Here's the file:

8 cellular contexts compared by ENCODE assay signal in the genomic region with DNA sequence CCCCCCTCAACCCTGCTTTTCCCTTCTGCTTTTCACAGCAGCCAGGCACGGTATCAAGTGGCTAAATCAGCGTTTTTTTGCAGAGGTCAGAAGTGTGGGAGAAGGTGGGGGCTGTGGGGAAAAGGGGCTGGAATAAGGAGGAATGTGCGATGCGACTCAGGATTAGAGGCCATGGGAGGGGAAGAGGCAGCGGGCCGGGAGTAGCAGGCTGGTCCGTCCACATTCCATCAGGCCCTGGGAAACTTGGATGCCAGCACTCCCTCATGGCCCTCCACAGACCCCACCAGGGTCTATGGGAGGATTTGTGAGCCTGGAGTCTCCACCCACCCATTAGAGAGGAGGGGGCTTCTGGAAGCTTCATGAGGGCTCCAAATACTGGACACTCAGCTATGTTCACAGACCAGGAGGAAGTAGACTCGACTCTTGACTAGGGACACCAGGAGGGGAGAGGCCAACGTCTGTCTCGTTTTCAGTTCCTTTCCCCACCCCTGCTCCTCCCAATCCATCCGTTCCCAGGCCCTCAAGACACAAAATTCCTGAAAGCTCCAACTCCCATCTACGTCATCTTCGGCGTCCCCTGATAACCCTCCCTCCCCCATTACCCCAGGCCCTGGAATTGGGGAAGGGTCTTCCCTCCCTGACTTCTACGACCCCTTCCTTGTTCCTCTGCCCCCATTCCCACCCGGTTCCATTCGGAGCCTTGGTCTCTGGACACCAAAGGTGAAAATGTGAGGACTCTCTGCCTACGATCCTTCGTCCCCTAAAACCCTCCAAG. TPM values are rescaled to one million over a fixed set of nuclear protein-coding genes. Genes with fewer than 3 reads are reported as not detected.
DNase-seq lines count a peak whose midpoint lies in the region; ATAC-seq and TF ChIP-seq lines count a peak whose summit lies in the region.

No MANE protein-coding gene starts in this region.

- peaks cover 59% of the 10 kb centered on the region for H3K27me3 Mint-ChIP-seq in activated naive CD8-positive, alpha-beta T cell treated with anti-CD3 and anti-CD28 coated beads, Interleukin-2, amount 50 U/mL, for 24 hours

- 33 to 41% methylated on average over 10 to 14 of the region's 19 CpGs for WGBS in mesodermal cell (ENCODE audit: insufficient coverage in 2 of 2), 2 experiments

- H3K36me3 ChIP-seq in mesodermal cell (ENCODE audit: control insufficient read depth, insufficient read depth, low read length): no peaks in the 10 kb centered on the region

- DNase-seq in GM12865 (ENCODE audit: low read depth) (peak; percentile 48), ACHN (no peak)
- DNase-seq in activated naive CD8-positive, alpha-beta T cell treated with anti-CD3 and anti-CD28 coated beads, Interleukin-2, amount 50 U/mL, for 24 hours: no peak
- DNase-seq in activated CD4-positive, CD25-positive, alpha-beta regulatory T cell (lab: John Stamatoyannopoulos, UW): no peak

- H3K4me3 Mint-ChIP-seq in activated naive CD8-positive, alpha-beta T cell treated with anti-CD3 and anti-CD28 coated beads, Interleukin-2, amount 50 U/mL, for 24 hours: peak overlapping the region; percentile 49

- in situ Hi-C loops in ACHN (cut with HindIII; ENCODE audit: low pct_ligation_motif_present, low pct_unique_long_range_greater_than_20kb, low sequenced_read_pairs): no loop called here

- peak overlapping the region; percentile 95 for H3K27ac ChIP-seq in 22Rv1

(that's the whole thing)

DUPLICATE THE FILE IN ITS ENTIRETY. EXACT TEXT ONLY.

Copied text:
8 cellular contexts compared by ENCODE assay signal in the genomic region with DNA sequence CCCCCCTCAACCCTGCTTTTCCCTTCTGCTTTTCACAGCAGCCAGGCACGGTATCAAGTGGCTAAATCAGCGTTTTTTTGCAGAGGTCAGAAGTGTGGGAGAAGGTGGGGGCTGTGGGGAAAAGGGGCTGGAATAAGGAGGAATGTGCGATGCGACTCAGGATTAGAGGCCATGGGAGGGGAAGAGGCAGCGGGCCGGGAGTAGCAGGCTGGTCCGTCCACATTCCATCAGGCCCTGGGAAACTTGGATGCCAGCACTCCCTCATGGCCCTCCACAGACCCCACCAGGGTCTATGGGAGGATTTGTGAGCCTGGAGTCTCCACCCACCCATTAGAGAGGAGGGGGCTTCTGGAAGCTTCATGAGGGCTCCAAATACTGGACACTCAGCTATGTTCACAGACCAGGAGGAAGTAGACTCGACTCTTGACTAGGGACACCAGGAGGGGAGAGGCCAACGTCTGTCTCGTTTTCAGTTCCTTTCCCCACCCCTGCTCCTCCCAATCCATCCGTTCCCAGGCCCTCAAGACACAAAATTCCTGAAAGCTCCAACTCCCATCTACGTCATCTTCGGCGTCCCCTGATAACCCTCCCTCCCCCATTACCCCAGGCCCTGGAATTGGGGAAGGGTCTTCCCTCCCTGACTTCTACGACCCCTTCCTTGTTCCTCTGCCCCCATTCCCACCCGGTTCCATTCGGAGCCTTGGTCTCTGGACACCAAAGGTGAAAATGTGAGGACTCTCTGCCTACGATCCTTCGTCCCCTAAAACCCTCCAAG. TPM values are rescaled to one million over a fixed set of nuclear protein-coding genes. Genes with fewer than 3 reads are reported as not detected.
DNase-seq lines count a peak whose midpoint lies in the region; ATAC-seq and TF ChIP-seq lines count a peak whose summit lies in the region.

No MANE protein-coding gene starts in this region.

- peaks cover 59% of the 10 kb centered on the region for H3K27me3 Mint-ChIP-seq in activated naive CD8-positive, alpha-beta T cell treated with anti-CD3 and anti-CD28 coated beads, Interleukin-2, amount 50 U/mL, for 24 hours

- 33 to 41% methylated on average over 10 to 14 of the region's 19 CpGs for WGBS in mesodermal cell (ENCODE audit: insufficient coverage in 2 of 2), 2 experiments

- H3K36me3 ChIP-seq in mesodermal cell (ENCODE audit: control insufficient read depth, insufficient read depth, low read length): no peaks in the 10 kb centered on the region

- DNase-seq in GM12865 (ENCODE audit: low read depth) (peak; percentile 48), ACHN (no peak)
- DNase-seq in activated naive CD8-positive, alpha-beta T cell treated with anti-CD3 and anti-CD28 coated beads, Interleukin-2, amount 50 U/mL, for 24 hours: no peak
- DNase-seq in activated CD4-positive, CD25-positive, alpha-beta regulatory T cell (lab: John Stamatoyannopoulos, UW): no peak

- H3K4me3 Mint-ChIP-seq in activated naive CD8-positive, alpha-beta T cell treated with anti-CD3 and anti-CD28 coated beads, Interleukin-2, amount 50 U/mL, for 24 hours: peak overlapping the region; percentile 49

- in situ Hi-C loops in ACHN (cut with HindIII; ENCODE audit: low pct_ligation_motif_present, low pct_unique_long_range_greater_than_20kb, low sequenced_read_pairs): no loop called here

- peak overlapping the region; percentile 95 for H3K27ac ChIP-seq in 22Rv1